A Common Whitethroat (Sylvia communis) is a common warbler in the Western Palaearctic. But not in February. The same is true, if you see the Common Whitethroat in in the litoral province in southern Cameroon. On a way back from a successful hike on Mount Cameroon, we were lucky to be surprised by this Western Palaearctic visitor near the foothills of the highest mountain of Western Africa.
After having spent almost the whole on the mountain, we were hiking already back through agricultural land. In a small shrub above the fist outskirtst of the local town Buea, I became aware of a bird by its movement. The rust-brown wings with the black wing edges on a gray-brown back, a gray head and a hint of an eye ring I know but somewhere. The throat looks pure white. Yes, that must be a Whitethroat. Taking a photo takes too long. Besides, I do not want to have any trouble with the officials because we are right in front of the local prison. For that I can look in the binoculars in detail what turn out to be a female of the Whitethroat.
With the ID I am fine, but the distribution map of the Whitethroat, which is shown in the book “Birds of Western Africa” by Nik Borrow and Ron Demey in the 2nd edition of Helm Field Guides, does not fit that well. Otherwise, the bird is said be stay during winter farther north. Only a few “crosses” are noted for the area south of the sahel zone (although even around Mount Cameroon seems to be a cross in the book). I’m still sure. The basic habitat description – low, sparse vegetation and gardens – also fits very well to the observation area.
At home, I do some more research in literature. The Common Whitethroat is a migratory bird that winters in West Africa from the southern edge of the Sahara to the rainforest bloc and in East Africa from about 15°North latitude south to Namibia, Botswana, Zimbabwe and Transvaal.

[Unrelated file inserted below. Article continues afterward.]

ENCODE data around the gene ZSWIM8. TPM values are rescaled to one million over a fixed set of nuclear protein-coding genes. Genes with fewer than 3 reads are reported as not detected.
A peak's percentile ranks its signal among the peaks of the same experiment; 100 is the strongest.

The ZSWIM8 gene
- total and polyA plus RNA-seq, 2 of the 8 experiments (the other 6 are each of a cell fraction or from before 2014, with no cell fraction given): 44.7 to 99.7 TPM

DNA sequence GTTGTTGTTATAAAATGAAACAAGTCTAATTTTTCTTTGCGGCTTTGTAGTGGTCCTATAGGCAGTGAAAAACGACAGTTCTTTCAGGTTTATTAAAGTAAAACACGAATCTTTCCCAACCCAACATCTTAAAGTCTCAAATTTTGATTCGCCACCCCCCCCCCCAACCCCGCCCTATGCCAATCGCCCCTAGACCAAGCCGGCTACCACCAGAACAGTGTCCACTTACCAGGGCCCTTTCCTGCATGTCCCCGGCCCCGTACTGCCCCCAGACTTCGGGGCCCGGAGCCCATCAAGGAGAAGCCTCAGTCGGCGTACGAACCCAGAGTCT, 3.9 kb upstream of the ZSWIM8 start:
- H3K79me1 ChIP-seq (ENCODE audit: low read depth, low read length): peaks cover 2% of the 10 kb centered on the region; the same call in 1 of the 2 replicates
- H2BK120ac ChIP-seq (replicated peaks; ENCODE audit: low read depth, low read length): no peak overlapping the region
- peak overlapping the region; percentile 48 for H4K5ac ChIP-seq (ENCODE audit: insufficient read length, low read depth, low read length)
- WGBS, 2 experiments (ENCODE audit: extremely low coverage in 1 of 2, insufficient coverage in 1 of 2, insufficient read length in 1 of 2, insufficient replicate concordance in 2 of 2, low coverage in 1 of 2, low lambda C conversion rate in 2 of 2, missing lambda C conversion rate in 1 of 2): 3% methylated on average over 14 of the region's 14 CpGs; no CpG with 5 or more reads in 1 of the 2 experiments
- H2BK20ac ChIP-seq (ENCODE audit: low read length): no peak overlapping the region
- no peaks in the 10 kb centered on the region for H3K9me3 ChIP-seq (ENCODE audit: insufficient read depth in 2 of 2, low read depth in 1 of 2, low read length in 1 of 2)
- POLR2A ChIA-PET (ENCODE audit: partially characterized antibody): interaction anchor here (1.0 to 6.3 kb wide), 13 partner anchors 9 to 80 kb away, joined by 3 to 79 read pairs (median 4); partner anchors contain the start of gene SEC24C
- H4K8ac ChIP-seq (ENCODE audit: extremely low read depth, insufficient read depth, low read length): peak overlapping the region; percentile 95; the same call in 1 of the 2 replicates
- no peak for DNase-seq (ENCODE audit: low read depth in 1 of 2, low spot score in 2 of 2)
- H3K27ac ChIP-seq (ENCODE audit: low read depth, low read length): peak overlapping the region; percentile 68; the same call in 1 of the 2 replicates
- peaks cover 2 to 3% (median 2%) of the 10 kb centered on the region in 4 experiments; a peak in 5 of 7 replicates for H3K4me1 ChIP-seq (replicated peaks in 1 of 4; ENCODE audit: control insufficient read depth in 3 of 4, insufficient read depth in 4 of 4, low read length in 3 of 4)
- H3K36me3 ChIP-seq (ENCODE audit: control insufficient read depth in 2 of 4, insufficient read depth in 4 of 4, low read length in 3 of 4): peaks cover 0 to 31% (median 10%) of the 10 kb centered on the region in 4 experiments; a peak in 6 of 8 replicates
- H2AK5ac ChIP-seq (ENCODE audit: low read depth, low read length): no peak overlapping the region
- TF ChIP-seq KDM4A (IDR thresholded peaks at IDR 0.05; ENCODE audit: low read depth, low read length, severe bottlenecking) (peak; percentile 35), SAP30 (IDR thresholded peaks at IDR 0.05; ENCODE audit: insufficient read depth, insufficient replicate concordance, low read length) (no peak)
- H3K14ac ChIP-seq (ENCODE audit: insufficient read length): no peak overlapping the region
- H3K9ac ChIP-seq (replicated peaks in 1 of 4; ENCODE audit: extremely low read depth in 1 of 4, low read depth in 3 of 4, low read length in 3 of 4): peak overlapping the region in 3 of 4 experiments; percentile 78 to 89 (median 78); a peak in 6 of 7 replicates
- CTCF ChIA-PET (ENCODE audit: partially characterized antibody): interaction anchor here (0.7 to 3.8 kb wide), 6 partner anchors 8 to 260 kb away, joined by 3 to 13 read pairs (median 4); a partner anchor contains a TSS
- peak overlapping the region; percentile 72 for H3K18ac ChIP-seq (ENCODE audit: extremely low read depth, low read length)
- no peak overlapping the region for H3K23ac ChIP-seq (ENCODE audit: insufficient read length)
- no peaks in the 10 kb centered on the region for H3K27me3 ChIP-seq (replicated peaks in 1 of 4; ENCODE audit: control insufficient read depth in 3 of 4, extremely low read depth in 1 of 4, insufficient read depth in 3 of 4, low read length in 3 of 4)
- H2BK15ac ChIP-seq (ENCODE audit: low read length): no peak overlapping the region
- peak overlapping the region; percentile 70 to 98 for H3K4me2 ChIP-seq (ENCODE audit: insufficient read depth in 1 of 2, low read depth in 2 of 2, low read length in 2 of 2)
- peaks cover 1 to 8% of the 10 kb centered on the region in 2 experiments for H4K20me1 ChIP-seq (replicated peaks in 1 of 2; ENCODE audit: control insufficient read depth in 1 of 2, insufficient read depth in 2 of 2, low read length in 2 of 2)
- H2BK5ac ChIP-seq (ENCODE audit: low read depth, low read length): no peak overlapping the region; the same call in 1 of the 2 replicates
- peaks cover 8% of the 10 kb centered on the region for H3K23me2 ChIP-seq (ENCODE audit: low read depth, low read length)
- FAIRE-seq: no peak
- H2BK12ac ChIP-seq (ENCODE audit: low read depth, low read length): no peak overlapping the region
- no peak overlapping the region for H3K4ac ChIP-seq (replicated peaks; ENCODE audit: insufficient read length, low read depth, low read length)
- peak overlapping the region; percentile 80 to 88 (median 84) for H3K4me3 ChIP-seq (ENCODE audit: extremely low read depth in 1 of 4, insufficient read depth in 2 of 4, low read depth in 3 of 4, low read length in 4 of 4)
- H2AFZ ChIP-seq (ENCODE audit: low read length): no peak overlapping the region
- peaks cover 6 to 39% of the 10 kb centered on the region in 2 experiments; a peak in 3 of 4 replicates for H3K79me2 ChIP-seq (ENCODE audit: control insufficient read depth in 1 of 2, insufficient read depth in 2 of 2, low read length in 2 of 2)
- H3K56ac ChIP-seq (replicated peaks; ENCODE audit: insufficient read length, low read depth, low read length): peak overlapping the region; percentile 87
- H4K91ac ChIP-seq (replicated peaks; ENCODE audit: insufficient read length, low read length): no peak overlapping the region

While the eastern subspecies of Common Whitethroat (volgensis and icierop) spend a small part of the winter in the Arabian Peninsula and Ethiopia, but mainly in East Africa south of the equator, the winter distribution of the nominate form is more in the thorny scrub savanna zone between the Sahara and the rainforest bloc, more or less from Mauritania, Senegal and Gambia in the West to Sudan and the Red Sea to the east. More southern observations from West Africa from the Ivory Coast and from the coast of today’s Ghana and the lower Congo are considered exceptions. In the north of Cameroon, the native subspecies Sylvia communis communis is widespread and is considered in the Sahel zone a particularly numerous wintering inhabitant. The bird likes to snuggle in dry, open bushes, often in gardens. In Africa, the bird is found during the winter mainly in thorny scrub, in thickets along watercourses, in oases, in acacia and tamarisk stocks of desert semi-deserts, at forest edges, more rarely in papyrus marshes. With the observation on the slope of Mount Cameroon, a far southern observation has been achieved.
That should not be the only European guest on the journey. At the end of the trip, for example, a Whinchat (Saxicola rubetra) was discovered on the river bank of the Sanaga River on February 23, 200m from the Hostelerie de la Sangha near the town of Edéa.
To cope with the growing demand for top shots of the rarer species of the Palearctic Bird-Lens is keen to enrich the range of pictures of birds you can find not only in the western palearctic. As mentioned, I was not allowed to photograph near this sensitive installation. But the image shows the bird, I saw on the foothills of Mount Cameroon. A nice selection of birds are shown in the “Picture Shop”. But just give a message via contact form, if Bird-Lens could serve you with an image needed before more new pictures are online.